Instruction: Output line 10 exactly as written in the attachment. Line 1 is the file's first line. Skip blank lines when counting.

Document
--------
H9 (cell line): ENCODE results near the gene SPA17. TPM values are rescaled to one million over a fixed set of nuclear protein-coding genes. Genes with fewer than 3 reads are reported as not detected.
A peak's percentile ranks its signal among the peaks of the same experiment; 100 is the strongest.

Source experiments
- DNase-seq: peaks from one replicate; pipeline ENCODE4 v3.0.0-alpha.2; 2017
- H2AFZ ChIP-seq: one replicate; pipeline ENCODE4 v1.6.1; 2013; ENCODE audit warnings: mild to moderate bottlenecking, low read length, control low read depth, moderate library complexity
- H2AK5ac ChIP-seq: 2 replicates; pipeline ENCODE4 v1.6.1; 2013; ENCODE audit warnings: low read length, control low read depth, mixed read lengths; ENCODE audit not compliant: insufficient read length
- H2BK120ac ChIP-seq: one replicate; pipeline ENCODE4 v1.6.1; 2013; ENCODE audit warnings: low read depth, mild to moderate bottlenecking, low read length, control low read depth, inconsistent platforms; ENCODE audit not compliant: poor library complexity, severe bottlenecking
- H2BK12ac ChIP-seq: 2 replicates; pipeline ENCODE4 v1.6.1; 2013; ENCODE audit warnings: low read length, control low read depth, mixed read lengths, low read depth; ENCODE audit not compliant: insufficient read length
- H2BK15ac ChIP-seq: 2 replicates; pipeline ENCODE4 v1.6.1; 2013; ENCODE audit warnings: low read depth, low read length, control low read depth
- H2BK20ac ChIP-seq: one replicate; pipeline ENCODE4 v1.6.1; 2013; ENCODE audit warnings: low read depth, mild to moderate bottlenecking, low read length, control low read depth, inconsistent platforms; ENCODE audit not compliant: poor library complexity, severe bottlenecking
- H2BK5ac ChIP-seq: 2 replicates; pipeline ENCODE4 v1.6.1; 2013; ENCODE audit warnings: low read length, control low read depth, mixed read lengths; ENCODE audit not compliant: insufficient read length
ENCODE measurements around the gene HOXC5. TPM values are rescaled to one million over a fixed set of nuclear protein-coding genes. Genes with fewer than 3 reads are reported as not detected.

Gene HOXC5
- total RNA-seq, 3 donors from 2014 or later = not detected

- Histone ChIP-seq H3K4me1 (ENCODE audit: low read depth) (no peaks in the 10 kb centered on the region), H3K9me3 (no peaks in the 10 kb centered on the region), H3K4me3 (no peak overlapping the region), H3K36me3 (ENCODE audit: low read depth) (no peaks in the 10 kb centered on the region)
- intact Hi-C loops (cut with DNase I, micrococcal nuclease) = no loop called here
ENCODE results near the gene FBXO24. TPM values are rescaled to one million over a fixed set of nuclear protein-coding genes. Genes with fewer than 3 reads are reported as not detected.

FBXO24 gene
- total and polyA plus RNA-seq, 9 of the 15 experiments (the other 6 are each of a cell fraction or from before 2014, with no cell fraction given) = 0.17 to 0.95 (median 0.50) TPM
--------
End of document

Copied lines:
- H2BK20ac ChIP-seq: one replicate; pipeline ENCODE4 v1.6.1; 2013; ENCODE audit warnings: low read depth, mild to moderate bottlenecking, low read length, control low read depth, inconsistent platforms; ENCODE audit not compliant: poor library complexity, severe bottlenecking